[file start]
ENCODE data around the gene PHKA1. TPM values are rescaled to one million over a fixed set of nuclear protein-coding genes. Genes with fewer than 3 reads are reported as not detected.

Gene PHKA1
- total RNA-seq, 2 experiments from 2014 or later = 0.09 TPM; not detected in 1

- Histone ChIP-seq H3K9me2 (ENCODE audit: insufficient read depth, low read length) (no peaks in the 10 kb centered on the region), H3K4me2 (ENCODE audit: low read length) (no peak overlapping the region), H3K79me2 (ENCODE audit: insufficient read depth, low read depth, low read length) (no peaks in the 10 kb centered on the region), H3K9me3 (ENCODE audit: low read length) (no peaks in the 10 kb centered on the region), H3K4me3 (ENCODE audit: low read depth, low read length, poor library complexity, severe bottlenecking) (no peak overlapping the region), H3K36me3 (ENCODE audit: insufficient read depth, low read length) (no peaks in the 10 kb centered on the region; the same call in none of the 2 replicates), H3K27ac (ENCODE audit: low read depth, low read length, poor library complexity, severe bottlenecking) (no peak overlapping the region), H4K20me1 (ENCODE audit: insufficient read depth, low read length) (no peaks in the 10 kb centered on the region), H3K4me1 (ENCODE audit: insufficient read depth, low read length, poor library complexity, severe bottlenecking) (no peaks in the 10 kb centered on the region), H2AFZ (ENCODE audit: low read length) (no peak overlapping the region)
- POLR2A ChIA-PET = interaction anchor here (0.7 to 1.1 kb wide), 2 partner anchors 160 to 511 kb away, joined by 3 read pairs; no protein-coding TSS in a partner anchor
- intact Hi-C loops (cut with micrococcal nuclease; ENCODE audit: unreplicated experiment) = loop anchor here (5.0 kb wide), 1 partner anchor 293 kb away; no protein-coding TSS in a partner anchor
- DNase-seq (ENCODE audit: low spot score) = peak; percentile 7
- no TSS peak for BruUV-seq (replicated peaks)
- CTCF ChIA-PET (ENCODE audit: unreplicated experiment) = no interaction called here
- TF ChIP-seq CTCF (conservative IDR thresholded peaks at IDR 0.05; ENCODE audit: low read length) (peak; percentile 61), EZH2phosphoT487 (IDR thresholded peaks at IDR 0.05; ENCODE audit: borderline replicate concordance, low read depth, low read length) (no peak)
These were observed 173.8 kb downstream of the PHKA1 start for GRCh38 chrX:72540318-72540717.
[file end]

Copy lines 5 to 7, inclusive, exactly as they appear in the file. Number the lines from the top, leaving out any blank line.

- POLR2A ChIA-PET = interaction anchor here (0.7 to 1.1 kb wide), 2 partner anchors 160 to 511 kb away, joined by 3 read pairs; no protein-coding TSS in a partner anchor
- intact Hi-C loops (cut with micrococcal nuclease; ENCODE audit: unreplicated experiment) = loop anchor here (5.0 kb wide), 1 partner anchor 293 kb away; no protein-coding TSS in a partner anchor
- DNase-seq (ENCODE audit: low spot score) = peak; percentile 7